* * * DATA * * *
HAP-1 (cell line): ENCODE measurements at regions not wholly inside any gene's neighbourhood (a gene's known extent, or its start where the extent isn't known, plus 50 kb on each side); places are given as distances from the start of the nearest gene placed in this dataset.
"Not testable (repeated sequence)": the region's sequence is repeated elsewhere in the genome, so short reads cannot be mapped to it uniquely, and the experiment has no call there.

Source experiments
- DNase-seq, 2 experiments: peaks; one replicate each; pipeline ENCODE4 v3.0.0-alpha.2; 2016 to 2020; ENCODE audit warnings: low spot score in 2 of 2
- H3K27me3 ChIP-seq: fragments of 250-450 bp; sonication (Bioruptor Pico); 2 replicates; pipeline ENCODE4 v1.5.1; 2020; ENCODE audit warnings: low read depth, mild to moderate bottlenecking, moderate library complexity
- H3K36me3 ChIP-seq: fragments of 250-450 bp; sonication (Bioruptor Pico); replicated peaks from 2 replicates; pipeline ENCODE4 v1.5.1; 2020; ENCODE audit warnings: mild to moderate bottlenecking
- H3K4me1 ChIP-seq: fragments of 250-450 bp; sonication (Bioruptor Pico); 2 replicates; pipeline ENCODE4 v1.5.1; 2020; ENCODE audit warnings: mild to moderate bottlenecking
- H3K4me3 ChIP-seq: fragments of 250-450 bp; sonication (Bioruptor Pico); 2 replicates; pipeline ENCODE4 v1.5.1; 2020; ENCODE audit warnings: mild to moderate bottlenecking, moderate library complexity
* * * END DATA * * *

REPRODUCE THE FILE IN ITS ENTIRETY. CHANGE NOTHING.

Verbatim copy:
HAP-1 (cell line): ENCODE measurements at regions not wholly inside any gene's neighbourhood (a gene's known extent, or its start where the extent isn't known, plus 50 kb on each side); places are given as distances from the start of the nearest gene placed in this dataset.
"Not testable (repeated sequence)": the region's sequence is repeated elsewhere in the genome, so short reads cannot be mapped to it uniquely, and the experiment has no call there.

Source experiments
- DNase-seq, 2 experiments: peaks; one replicate each; pipeline ENCODE4 v3.0.0-alpha.2; 2016 to 2020; ENCODE audit warnings: low spot score in 2 of 2
- H3K27me3 ChIP-seq: fragments of 250-450 bp; sonication (Bioruptor Pico); 2 replicates; pipeline ENCODE4 v1.5.1; 2020; ENCODE audit warnings: low read depth, mild to moderate bottlenecking, moderate library complexity
- H3K36me3 ChIP-seq: fragments of 250-450 bp; sonication (Bioruptor Pico); replicated peaks from 2 replicates; pipeline ENCODE4 v1.5.1; 2020; ENCODE audit warnings: mild to moderate bottlenecking
- H3K4me1 ChIP-seq: fragments of 250-450 bp; sonication (Bioruptor Pico); 2 replicates; pipeline ENCODE4 v1.5.1; 2020; ENCODE audit warnings: mild to moderate bottlenecking
- H3K4me3 ChIP-seq: fragments of 250-450 bp; sonication (Bioruptor Pico); 2 replicates; pipeline ENCODE4 v1.5.1; 2020; ENCODE audit warnings: mild to moderate bottlenecking, moderate library complexity